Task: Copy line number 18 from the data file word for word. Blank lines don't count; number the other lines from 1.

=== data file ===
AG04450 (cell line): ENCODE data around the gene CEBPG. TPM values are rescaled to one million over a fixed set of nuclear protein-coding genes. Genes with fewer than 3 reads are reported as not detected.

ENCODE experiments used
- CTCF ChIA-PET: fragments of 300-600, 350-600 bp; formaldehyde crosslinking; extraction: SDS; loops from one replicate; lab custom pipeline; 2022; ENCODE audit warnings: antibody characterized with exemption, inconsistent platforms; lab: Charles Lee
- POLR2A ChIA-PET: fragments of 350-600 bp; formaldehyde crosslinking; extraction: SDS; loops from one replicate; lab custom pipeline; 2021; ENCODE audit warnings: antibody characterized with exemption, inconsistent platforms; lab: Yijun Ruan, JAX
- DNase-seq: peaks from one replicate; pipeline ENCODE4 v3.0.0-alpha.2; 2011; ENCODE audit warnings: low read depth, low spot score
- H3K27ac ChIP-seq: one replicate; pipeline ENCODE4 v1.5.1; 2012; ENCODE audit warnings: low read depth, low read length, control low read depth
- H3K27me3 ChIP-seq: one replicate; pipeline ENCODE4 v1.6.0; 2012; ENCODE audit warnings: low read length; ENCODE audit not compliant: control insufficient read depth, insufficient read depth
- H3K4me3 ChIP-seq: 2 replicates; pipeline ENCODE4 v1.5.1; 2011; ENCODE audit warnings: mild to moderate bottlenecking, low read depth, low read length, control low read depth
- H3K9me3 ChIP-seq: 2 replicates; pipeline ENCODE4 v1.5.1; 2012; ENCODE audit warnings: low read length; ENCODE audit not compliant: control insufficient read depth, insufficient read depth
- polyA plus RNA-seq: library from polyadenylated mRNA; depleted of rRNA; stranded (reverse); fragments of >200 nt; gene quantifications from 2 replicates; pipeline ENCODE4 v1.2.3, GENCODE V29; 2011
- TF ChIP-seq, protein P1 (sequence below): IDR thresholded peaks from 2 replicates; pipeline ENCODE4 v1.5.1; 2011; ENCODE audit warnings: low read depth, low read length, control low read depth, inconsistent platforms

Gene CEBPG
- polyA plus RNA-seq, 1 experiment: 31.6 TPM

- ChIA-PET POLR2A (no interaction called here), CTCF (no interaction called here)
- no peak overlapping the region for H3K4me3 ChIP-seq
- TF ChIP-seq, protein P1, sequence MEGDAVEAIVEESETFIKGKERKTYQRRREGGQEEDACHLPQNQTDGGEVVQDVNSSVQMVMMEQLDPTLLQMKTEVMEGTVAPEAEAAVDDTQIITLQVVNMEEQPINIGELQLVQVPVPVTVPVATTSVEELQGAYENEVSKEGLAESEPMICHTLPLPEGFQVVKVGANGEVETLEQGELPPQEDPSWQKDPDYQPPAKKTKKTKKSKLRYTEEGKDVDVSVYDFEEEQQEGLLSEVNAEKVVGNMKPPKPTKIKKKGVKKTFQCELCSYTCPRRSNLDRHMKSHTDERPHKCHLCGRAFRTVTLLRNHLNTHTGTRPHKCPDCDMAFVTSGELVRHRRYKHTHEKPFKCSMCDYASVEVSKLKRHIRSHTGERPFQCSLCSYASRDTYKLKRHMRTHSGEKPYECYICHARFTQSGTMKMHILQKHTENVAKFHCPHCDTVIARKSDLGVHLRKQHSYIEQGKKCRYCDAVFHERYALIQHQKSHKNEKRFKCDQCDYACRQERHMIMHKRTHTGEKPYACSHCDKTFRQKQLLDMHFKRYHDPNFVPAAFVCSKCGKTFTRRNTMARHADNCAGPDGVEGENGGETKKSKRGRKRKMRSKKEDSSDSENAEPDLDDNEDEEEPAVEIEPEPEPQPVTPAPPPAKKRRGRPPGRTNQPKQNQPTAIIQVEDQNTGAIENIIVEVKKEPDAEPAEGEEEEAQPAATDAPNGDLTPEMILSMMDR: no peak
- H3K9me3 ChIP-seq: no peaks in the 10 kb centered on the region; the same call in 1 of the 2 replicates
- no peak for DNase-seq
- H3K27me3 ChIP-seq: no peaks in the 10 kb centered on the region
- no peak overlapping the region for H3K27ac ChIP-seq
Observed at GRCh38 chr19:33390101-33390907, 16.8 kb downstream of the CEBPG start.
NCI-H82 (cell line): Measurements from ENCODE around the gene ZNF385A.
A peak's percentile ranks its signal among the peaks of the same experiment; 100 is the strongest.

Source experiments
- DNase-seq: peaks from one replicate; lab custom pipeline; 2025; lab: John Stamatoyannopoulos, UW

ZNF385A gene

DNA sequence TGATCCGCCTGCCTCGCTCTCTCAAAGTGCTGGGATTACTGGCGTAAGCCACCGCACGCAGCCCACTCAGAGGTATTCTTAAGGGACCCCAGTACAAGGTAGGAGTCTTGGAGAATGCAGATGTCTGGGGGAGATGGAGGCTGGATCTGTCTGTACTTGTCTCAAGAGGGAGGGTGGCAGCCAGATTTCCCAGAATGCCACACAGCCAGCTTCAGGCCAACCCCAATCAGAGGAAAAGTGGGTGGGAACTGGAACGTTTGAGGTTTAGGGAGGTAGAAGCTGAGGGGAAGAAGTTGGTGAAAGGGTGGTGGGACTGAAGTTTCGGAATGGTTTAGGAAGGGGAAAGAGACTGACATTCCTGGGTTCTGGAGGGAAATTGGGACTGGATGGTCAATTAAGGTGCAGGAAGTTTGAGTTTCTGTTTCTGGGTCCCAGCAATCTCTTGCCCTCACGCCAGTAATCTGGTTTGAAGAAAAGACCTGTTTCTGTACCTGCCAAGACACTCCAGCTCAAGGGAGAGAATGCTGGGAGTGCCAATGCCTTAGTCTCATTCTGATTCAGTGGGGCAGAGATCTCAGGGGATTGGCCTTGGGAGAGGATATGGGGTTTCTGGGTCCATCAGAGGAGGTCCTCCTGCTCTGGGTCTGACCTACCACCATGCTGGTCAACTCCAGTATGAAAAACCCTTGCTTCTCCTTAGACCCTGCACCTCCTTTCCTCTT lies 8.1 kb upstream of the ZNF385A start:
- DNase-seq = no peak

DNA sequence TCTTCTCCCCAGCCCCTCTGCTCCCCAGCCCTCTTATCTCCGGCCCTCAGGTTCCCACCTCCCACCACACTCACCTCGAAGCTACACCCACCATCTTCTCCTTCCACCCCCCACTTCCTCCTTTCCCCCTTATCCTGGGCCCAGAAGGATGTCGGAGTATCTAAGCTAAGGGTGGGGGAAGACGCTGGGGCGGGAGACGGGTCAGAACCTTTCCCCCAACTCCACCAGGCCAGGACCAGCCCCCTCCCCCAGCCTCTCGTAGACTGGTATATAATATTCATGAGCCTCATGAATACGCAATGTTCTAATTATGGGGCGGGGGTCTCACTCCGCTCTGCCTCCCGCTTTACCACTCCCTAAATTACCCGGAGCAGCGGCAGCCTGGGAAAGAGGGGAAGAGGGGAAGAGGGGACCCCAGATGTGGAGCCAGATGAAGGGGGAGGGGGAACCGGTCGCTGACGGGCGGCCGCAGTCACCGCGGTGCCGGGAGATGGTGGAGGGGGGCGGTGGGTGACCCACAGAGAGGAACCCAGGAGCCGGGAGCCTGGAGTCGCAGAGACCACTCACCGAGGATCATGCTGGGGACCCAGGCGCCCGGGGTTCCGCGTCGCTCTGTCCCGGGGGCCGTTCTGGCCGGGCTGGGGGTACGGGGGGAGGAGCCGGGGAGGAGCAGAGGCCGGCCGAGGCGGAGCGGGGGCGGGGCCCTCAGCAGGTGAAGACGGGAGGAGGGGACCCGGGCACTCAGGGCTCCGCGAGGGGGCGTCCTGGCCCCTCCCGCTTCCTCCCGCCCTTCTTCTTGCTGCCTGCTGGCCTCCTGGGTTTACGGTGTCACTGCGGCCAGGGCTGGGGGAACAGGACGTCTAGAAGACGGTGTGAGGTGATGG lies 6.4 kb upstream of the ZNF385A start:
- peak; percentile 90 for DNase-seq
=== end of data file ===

- no peak for DNase-seq